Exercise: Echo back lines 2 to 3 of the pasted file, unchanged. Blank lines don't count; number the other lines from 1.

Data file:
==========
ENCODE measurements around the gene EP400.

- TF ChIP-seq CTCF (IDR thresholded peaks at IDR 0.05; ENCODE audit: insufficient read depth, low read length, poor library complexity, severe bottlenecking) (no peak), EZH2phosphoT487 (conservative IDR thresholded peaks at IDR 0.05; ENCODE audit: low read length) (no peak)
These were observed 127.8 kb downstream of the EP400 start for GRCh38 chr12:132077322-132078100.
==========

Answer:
- TF ChIP-seq CTCF (IDR thresholded peaks at IDR 0.05; ENCODE audit: insufficient read depth, low read length, poor library complexity, severe bottlenecking) (no peak), EZH2phosphoT487 (conservative IDR thresholded peaks at IDR 0.05; ENCODE audit: low read length) (no peak)
These were observed 127.8 kb downstream of the EP400 start for GRCh38 chr12:132077322-132078100.